After the last plague, pharaoh forbid Moses from his presence ever again.

Before all the other plagues, Moses would go to pharaoh and say what’s going to come, but now he can’t. Now pharaoh said he’ll kill Moses if Moses enters his presence. So we’re going to see that for the last plague Moses goes before all the people—Egyptian and Hebrew—and warns them.

So let’s turn to Exodus 11:3-8. Can someone read that?

3 The Lord gave the people favor in the sight of the Egyptians. Moreover, Moses himself was a man of great importance in the land of Egypt, in the sight of Pharaoh’s officials and in the sight of the people.

4 Moses said, “Thus says the Lord: About midnight I will go out through Egypt. 5 Every firstborn in the land of Egypt shall die, from the firstborn of Pharaoh who sits on his throne to the firstborn of the female slave who is behind the handmill, and all the firstborn of the livestock. 6 Then there will be a loud cry throughout the whole land of Egypt, such as has never been or will ever be again. 7 But not a dog shall growl at any of the Israelites—not at people, not at animals—so that you may know that the Lord makes a distinction between Egypt and Israel. 8 Then all these officials of yours shall come down to me, and bow low to me, saying, ‘Leave us, you and all the people who follow you.’ After that I will leave.” And in hot anger he left Pharaoh.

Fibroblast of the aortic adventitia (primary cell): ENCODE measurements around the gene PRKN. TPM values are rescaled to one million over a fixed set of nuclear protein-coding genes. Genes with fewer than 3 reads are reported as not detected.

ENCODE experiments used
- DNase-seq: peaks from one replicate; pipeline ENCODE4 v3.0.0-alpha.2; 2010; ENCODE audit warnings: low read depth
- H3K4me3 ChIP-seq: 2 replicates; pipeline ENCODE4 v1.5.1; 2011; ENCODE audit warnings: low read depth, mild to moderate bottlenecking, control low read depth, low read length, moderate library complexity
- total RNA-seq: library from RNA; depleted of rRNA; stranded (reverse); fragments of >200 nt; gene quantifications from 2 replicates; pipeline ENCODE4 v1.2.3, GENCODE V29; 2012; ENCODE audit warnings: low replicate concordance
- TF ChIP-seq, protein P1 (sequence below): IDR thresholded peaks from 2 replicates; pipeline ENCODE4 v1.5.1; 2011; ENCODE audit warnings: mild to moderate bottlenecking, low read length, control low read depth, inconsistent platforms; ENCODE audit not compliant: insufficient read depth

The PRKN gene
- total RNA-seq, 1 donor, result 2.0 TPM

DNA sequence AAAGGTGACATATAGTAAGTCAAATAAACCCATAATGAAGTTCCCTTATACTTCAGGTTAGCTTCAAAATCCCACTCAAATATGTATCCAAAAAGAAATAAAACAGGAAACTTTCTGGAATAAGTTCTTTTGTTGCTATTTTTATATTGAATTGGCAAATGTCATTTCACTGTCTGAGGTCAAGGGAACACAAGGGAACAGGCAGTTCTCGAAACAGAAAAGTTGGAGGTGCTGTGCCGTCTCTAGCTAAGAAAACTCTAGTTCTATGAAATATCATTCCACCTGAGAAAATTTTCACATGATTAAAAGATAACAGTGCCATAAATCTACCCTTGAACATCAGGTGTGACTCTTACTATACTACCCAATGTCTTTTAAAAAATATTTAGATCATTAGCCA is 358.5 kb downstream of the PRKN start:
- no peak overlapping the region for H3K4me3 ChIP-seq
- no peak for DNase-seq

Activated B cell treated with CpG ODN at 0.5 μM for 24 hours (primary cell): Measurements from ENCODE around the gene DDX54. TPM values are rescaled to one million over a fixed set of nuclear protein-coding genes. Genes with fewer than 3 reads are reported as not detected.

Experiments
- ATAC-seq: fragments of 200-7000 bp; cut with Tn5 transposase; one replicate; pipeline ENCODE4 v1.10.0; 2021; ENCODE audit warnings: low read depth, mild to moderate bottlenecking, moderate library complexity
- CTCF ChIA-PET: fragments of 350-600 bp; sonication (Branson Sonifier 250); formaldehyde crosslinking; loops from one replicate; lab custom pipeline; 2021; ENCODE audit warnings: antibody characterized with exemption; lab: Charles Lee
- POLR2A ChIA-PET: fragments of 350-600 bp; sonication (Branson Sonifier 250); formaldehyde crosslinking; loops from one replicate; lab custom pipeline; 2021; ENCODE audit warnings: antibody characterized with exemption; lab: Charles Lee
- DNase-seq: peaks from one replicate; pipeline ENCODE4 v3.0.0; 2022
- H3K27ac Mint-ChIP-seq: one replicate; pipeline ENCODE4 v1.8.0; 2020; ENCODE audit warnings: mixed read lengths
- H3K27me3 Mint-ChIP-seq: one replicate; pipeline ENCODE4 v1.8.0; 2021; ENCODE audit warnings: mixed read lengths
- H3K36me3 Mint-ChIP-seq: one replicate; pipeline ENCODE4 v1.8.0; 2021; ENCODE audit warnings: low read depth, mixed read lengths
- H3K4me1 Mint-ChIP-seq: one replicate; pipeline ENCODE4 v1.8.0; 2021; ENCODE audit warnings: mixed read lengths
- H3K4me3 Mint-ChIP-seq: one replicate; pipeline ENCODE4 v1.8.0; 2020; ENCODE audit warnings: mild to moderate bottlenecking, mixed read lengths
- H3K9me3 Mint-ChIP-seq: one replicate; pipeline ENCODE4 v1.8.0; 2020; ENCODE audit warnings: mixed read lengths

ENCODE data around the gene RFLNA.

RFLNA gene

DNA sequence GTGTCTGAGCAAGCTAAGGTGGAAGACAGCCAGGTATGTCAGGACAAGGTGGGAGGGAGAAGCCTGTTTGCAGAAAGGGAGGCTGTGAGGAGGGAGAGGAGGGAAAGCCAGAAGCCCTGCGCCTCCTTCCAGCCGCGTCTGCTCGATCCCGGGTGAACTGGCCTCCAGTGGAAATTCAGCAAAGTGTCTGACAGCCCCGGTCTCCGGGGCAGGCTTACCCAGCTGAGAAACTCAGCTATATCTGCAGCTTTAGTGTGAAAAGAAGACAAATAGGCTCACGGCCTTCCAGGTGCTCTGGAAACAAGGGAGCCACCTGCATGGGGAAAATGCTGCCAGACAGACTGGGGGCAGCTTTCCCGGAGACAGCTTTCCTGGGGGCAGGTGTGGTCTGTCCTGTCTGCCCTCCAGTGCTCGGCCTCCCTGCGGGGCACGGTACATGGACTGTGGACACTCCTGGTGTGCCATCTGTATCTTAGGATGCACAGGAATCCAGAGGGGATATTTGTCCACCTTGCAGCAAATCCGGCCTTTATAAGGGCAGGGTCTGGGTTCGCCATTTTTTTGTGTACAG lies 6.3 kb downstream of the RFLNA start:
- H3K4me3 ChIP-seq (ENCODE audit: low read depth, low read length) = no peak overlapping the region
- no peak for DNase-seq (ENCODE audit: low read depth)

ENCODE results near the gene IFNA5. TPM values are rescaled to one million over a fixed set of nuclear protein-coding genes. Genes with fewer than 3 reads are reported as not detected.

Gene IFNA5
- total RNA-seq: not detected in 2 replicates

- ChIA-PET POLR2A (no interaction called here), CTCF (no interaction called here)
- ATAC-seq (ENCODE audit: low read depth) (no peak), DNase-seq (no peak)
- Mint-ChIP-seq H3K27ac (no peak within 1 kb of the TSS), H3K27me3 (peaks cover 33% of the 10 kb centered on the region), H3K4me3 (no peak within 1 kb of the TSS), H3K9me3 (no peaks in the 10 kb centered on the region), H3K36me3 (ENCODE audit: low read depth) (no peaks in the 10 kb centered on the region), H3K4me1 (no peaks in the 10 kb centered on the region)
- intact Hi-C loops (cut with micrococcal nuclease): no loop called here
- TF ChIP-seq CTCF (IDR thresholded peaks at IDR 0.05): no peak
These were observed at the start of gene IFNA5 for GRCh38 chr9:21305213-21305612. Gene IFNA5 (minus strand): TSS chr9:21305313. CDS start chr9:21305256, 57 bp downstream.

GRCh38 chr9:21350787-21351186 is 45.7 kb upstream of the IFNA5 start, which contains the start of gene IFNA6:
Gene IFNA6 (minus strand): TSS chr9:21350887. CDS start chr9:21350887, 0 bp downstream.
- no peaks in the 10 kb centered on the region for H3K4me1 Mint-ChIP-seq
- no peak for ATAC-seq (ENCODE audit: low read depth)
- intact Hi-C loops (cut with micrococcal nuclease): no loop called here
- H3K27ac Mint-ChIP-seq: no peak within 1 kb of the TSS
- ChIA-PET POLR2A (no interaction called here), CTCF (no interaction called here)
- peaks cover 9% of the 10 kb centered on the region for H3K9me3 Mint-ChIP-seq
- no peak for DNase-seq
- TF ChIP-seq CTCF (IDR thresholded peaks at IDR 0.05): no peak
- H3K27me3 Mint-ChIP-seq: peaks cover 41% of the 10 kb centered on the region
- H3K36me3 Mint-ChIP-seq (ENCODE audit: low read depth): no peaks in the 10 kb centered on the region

For all the other plagues, Moses has gone before Pharaoh to warn him about it before the plague comes. But this time he can’t, because Pharaoh has forbidden his presence. So Moses goes out to tell the people, and he can and people will listen to him because by this point basically everyone respects him.